Google Docs in the Classroom - day 4

There are many reasons to utilize Google Docs in your classroom. We are going to focus today's lesson on just a few of them.  In Google classroom, I've included instructions for the table of contents portion of this lesson.

A few ideas:

  • Create a class book with a table of contents (poetry or writings)
  • Collaborate on a writing project
  • Brainstorm
  • Utilize shapes, lines, and arrows to create brainstorming web. (drawing tool)
  • Use Google classroom as a copy machine for all your docs.
  • Utilize the research tool to look up and cite sources
  • Share documents with others
  • Create different folders and share whole units with other teachers or students
  • Publish items to the web
  • Embed documents in outside sites
There are many others. We will try to touch on the ones listed above.

1.  Create the document and name it.  Now you are ready to "Invite" others.

  • Click on the More button and select Share, then Share once more.  Next, type in the email addresses of the people you want to share the file with.  
2.  Work in tandem (sharing up to 50 people)
  • If someone else is actively using the document, their profile picture appears in the top-right corner of the window  Colored markers show where they're editing, and changes automatically appear on your screen.
    • Note:  By default anyone given editor access to a file can invite others to edit and view it.  To prevent this, click More>Share>Share, then click Change next to "Editors will be allowed to add people..." and switch to the setting that restricts this ability to you.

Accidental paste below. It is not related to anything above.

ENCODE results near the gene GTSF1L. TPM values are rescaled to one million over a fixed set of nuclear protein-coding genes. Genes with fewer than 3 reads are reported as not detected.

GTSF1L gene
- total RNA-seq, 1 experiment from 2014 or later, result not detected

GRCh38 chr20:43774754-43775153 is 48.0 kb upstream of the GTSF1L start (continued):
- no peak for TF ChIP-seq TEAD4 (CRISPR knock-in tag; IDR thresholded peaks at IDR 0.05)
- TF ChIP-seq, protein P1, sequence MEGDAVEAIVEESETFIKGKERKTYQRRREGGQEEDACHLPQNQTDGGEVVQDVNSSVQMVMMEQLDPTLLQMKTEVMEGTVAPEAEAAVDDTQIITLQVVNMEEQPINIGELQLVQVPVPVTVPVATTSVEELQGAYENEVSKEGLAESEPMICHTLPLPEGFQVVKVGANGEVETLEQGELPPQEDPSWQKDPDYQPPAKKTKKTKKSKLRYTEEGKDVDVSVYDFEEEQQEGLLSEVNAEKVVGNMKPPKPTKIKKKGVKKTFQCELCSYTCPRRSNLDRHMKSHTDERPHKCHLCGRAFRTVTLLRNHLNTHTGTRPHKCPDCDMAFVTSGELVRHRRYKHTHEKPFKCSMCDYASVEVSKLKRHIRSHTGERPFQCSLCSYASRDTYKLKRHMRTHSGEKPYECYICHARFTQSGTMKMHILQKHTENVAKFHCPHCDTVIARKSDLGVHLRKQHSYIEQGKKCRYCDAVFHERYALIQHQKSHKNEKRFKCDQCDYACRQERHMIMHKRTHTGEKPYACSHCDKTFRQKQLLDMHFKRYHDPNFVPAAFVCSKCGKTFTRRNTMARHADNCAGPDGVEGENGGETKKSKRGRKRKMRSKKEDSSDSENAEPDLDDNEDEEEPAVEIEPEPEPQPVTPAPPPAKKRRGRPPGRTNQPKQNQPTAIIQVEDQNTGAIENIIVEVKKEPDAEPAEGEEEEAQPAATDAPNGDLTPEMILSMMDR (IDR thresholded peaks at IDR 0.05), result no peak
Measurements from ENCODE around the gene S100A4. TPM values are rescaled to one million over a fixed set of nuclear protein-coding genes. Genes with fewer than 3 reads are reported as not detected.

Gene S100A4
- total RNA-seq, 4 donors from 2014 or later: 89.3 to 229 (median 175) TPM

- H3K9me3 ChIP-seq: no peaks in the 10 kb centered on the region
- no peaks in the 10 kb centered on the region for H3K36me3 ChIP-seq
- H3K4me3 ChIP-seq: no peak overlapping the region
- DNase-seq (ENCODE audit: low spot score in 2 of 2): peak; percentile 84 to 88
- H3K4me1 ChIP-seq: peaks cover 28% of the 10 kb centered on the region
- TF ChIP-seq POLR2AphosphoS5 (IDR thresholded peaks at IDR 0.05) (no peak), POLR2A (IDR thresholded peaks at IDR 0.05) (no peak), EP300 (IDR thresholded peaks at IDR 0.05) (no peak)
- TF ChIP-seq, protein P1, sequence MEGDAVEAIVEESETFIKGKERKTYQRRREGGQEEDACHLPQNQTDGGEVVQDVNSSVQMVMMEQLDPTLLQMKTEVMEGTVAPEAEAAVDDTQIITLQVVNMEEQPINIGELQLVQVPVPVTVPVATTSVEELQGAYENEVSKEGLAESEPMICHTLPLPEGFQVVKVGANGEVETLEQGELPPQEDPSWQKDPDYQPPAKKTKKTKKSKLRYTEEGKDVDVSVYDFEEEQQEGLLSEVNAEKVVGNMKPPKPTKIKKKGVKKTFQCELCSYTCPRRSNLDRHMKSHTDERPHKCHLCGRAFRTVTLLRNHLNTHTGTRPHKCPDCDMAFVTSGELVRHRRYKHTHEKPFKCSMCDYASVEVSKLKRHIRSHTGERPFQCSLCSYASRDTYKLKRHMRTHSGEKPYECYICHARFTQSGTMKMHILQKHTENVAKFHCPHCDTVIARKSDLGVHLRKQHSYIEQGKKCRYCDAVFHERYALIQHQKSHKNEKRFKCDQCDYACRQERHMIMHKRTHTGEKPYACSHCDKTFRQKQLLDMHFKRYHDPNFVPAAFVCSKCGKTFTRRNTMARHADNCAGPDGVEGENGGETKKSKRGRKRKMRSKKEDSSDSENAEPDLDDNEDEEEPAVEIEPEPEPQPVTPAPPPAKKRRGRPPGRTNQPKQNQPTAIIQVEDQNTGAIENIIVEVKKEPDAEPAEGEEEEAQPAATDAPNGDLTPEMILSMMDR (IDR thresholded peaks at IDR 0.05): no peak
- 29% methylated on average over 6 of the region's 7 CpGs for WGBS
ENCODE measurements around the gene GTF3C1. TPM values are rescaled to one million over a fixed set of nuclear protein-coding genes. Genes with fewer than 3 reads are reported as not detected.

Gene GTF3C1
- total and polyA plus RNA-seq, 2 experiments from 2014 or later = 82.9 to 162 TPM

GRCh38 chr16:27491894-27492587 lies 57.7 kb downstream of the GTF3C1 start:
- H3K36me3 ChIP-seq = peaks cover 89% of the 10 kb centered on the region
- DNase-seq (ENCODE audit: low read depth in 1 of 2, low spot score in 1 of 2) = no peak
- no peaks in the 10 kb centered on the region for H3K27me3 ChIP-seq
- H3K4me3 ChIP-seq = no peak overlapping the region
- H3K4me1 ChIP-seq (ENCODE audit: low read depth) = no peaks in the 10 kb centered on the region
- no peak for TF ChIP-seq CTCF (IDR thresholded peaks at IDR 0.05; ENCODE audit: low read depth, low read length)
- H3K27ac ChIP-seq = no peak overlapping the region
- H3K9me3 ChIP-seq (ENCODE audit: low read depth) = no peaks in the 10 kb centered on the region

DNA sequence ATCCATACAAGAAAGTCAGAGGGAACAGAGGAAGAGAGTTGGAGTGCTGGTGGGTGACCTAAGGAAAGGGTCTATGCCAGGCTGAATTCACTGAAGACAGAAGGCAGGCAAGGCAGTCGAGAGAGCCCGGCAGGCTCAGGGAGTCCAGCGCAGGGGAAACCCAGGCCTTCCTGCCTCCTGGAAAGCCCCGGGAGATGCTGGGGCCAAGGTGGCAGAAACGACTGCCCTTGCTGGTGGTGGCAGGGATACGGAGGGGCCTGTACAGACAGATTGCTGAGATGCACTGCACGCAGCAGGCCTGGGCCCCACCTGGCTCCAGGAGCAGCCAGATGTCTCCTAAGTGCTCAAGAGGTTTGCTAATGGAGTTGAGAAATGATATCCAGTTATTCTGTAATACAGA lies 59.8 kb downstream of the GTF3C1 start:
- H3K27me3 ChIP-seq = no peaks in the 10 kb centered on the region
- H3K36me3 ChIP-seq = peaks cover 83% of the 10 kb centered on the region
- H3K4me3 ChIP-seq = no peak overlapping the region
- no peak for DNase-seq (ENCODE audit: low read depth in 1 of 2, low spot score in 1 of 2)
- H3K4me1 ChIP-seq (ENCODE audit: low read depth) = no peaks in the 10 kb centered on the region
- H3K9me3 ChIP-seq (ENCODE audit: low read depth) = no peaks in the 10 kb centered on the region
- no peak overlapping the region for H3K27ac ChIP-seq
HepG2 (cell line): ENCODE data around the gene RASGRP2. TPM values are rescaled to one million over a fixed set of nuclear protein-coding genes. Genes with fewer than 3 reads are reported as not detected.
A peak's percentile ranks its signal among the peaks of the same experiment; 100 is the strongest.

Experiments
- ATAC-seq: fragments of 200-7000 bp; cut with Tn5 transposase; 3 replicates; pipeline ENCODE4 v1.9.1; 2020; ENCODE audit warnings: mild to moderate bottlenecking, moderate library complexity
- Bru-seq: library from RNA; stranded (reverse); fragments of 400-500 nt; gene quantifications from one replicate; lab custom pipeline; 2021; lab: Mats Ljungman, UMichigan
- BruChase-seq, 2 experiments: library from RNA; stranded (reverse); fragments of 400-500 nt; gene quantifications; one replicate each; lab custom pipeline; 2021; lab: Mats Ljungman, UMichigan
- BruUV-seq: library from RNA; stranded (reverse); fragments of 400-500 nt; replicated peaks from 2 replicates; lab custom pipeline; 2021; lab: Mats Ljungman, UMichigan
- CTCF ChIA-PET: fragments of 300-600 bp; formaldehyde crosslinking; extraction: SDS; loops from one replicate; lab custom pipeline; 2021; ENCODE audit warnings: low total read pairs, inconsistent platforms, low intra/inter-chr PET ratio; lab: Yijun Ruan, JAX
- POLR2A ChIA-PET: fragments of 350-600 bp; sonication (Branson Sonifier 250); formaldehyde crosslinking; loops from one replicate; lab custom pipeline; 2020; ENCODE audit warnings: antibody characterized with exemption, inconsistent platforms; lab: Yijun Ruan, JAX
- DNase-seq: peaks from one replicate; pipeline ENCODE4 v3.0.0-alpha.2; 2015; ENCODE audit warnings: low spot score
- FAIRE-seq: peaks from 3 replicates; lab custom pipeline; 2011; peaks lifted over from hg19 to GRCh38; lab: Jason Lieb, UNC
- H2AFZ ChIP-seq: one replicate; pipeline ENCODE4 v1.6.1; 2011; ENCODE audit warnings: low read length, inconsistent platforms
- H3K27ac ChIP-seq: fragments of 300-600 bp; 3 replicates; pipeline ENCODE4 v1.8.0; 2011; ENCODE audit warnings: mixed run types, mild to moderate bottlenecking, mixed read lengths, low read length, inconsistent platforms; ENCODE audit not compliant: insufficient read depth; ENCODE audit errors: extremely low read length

• Speed up sharing! Create a folder and share the folder with people.  Put a check next to the folder, then click the More button, then Share, then Share again to share its contents.
  • Four ways to share:  Download to computer, flash drive, etc., Email, Invite (stated above), Publish online.  When you publish online, Google will automatically create a Google-hosted web page for the document.  you can pass the web address to others for viewing.
3.  Safe sharing/commenting
  • If you're uncomfortable with people simultaneously editing the same document, there are additional tools to make it safer.  Select Insert Comment at the point where you wish to make a note.  This will be visible to others.
4.  Roll back the changes (if someone makes a mistake)
  • Go to File, See revision history to see what changes have been made.  If you dislike them, you can roll back to an earlier version, or copy just the bits you want to restore and paste them into the latest version.
5.  Hyperlinks
  • To create a hyperlink (link that will open up to a website) highlight a section of text and then hit (Command K for Mac) or (Ctrl K on a PC).  Type or paste in a web address to create a link. Try out this hyperlink as an example.
6.  Table of Contents
  • Go to the Styles menu to see default styles for titles, subtitles, and headings.  Try marking up all the headings in a document with the Heading 1 style.  Next, go to the Insert menu and choose Table of Contents.  This will auto-generate a list of all headings that use that style.
7. Creating styles
  • You can also create your own styles.  For example, apply a font and a font size to any heading.  With the text selected, go to the Styles menu and click the arrow next to Heading 1.  Choose "Update 'heading 1' to match".  All text marked as Heading 1 adopts the same styling.
8.  Web Clipboard
  • Hidden in the Edit menu, the Web Clipboard is a handy tool for storing multiple selections to copy and paste.  You can copy text and images from Docs and other Google Apps and paste to other documents within the suite. You can also paste between two computers.

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